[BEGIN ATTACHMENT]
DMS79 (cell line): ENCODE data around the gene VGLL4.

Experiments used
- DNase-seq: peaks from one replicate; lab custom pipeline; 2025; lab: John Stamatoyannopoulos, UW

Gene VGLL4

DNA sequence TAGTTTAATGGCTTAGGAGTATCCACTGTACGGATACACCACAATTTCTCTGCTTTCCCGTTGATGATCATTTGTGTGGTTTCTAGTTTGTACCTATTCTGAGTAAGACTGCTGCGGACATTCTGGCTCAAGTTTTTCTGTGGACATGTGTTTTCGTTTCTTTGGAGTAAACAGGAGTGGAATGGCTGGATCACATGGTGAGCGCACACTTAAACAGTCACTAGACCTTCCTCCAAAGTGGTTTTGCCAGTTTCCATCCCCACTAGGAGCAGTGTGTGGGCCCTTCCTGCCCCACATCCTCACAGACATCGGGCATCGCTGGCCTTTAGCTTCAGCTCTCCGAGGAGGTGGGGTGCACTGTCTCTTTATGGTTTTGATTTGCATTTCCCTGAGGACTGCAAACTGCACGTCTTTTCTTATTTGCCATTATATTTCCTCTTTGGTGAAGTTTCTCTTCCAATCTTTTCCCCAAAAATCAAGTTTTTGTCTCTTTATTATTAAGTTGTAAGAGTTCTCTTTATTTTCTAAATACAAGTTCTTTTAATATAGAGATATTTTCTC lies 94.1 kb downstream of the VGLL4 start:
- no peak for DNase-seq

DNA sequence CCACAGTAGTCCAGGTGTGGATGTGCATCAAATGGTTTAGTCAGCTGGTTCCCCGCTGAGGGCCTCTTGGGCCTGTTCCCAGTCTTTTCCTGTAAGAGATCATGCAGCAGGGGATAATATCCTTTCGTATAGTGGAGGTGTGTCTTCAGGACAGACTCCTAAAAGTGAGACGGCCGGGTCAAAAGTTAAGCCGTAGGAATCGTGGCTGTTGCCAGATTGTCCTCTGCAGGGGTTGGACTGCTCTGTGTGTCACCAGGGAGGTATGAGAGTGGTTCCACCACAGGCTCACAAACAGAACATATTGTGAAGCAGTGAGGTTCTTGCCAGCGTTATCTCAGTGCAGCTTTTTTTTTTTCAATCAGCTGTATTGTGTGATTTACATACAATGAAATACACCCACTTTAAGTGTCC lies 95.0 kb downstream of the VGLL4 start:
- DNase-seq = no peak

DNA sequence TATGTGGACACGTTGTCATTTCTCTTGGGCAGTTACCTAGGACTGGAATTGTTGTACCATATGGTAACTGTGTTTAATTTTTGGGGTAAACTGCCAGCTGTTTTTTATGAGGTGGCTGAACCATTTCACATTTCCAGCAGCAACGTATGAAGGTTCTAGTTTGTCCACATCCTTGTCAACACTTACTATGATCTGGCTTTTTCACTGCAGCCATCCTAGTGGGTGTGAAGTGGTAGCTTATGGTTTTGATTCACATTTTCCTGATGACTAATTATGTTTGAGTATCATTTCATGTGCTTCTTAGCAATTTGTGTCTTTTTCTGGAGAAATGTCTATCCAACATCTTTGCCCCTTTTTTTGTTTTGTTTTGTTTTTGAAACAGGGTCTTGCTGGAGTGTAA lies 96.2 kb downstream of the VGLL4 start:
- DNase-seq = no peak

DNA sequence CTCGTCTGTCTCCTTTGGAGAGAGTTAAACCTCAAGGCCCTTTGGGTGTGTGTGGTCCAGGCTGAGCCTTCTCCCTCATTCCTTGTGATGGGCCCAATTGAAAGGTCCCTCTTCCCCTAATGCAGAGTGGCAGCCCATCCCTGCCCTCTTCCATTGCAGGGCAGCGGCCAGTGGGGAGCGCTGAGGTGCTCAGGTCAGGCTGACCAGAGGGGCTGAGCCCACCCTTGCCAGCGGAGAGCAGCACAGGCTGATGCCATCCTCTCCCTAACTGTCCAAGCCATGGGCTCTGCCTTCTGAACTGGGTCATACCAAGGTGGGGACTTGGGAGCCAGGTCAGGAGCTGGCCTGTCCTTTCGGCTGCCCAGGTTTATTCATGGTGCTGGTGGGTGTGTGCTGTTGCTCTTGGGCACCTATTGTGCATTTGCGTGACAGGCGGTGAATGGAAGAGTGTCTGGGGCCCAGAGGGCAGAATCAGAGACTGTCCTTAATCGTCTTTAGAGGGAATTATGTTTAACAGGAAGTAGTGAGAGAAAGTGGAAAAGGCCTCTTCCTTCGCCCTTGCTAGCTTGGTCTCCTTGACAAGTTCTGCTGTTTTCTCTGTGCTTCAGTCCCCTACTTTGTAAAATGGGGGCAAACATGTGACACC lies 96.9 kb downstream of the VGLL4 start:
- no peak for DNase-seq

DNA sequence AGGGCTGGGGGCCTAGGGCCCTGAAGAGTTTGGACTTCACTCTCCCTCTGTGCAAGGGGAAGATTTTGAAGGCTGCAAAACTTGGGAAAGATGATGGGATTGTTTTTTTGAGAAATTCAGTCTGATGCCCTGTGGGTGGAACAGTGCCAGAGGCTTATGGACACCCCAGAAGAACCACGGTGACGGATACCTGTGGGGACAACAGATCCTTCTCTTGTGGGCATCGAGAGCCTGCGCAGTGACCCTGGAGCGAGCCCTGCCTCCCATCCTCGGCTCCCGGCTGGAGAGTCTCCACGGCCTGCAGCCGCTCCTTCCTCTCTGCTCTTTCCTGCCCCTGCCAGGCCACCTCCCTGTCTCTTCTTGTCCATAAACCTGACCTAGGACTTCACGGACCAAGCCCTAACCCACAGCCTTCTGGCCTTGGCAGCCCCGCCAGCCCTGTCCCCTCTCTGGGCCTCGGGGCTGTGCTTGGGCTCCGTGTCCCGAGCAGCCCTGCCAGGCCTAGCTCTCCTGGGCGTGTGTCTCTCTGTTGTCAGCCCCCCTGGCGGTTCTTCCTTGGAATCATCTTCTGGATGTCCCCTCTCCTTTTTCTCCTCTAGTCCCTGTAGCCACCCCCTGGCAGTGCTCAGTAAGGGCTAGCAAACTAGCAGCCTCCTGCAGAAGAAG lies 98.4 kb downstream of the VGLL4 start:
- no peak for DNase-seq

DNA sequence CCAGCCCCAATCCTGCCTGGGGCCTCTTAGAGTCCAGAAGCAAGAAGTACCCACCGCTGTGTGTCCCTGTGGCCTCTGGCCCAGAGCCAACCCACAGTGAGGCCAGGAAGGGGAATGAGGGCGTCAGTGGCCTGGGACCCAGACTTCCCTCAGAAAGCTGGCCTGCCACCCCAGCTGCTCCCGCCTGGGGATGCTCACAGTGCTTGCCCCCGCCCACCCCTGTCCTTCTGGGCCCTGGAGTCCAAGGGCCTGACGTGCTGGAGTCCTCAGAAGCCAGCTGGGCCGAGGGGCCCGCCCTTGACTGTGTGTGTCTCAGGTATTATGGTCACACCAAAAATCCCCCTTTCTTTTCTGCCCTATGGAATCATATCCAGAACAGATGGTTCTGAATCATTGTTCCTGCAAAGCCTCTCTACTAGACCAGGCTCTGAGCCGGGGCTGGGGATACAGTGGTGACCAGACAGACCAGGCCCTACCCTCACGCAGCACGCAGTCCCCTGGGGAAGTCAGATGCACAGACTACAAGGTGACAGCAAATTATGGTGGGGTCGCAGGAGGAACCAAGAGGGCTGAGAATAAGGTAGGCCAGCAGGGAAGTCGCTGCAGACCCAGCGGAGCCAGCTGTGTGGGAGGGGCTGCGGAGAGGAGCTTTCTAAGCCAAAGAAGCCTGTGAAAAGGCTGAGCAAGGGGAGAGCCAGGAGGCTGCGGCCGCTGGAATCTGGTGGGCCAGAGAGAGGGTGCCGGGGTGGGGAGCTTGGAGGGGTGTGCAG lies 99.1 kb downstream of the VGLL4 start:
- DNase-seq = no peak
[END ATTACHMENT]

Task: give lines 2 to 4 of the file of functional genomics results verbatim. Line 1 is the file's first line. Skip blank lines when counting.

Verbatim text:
Experiments used
- DNase-seq: peaks from one replicate; lab custom pipeline; 2025; lab: John Stamatoyannopoulos, UW

Gene VGLL4